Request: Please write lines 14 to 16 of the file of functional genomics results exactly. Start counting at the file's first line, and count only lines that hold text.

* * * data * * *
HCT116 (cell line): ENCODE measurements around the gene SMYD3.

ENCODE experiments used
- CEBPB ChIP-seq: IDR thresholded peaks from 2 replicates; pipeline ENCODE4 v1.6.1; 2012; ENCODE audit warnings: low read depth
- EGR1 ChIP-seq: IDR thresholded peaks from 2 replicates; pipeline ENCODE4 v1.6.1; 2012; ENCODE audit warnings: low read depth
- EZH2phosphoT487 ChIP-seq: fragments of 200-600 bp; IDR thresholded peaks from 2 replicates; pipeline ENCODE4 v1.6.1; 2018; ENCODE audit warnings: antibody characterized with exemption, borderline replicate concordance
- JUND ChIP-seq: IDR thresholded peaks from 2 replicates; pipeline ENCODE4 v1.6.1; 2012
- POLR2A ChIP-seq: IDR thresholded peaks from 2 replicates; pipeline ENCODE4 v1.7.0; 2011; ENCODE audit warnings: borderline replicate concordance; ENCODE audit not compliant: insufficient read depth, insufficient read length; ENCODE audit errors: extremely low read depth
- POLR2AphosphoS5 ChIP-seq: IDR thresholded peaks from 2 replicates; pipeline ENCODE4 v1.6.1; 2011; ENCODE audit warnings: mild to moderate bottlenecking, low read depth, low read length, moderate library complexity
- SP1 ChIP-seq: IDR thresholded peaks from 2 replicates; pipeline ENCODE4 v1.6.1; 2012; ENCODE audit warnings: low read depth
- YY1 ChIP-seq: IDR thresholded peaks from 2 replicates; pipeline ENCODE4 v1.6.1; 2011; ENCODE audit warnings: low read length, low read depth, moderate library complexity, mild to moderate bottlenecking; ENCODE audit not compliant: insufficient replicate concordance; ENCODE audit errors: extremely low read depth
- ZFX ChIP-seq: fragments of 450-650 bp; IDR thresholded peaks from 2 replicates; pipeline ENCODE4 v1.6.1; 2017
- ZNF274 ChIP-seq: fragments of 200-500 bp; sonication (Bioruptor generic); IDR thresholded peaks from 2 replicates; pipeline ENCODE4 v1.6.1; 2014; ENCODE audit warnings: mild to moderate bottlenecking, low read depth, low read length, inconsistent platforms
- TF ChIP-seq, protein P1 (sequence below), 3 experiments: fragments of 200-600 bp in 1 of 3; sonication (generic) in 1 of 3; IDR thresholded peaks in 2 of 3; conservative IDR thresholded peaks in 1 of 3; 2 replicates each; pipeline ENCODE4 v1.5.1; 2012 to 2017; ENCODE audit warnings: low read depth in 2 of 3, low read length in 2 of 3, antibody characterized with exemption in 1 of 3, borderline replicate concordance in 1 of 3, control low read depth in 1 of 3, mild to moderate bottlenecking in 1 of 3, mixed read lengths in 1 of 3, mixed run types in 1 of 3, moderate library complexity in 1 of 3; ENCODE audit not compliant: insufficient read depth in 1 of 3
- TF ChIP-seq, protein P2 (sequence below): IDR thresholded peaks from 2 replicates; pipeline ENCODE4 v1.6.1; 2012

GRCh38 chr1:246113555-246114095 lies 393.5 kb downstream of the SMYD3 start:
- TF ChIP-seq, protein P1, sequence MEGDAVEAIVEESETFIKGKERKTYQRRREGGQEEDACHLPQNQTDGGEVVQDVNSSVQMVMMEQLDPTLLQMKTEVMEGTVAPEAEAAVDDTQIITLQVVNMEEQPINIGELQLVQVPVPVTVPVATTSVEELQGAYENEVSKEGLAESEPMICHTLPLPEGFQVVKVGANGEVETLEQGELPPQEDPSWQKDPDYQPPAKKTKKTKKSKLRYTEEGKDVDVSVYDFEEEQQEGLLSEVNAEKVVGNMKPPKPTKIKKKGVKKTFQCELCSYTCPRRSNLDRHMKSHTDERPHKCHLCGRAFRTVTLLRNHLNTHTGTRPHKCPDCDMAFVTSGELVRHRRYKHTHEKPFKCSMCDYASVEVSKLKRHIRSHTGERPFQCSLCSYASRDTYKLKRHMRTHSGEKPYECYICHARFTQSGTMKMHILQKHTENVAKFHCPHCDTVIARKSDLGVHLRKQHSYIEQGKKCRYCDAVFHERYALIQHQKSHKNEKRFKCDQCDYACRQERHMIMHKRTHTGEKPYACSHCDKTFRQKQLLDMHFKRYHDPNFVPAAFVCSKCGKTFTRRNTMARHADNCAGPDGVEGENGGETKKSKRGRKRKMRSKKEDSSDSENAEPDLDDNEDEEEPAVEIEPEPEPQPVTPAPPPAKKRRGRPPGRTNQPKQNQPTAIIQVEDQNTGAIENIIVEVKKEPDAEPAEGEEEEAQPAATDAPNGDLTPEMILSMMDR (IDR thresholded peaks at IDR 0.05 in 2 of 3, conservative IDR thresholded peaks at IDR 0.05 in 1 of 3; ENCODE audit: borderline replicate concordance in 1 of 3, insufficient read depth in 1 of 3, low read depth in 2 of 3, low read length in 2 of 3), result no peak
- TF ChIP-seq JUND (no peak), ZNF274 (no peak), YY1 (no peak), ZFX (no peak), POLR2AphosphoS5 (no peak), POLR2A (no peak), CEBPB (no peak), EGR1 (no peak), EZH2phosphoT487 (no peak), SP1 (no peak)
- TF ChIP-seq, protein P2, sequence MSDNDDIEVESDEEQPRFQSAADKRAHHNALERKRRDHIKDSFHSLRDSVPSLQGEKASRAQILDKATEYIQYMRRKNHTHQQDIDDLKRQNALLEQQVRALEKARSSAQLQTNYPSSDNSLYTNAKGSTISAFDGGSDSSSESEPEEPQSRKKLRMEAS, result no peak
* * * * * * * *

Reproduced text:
- TF ChIP-seq, protein P2 (sequence below): IDR thresholded peaks from 2 replicates; pipeline ENCODE4 v1.6.1; 2012

GRCh38 chr1:246113555-246114095 lies 393.5 kb downstream of the SMYD3 start:
- TF ChIP-seq, protein P1, sequence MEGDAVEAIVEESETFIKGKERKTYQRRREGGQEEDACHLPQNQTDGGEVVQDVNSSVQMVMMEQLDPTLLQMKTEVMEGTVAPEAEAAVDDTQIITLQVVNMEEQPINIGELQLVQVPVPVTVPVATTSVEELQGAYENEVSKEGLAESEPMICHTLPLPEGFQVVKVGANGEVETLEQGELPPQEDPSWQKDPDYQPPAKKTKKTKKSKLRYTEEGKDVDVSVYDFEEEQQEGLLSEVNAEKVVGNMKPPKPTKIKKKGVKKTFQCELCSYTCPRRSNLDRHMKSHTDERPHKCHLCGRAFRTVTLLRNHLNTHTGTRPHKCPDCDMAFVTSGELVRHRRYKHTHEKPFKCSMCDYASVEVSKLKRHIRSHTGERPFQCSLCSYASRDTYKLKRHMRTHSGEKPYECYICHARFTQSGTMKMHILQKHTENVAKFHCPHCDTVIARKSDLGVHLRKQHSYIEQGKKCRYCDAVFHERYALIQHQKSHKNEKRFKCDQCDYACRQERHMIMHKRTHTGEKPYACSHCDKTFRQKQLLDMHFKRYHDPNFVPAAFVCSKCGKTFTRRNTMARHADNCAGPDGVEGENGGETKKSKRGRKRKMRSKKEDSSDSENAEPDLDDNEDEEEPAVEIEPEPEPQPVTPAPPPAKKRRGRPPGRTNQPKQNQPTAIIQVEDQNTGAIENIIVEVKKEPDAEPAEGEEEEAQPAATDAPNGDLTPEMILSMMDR (IDR thresholded peaks at IDR 0.05 in 2 of 3, conservative IDR thresholded peaks at IDR 0.05 in 1 of 3; ENCODE audit: borderline replicate concordance in 1 of 3, insufficient read depth in 1 of 3, low read depth in 2 of 3, low read length in 2 of 3), result no peak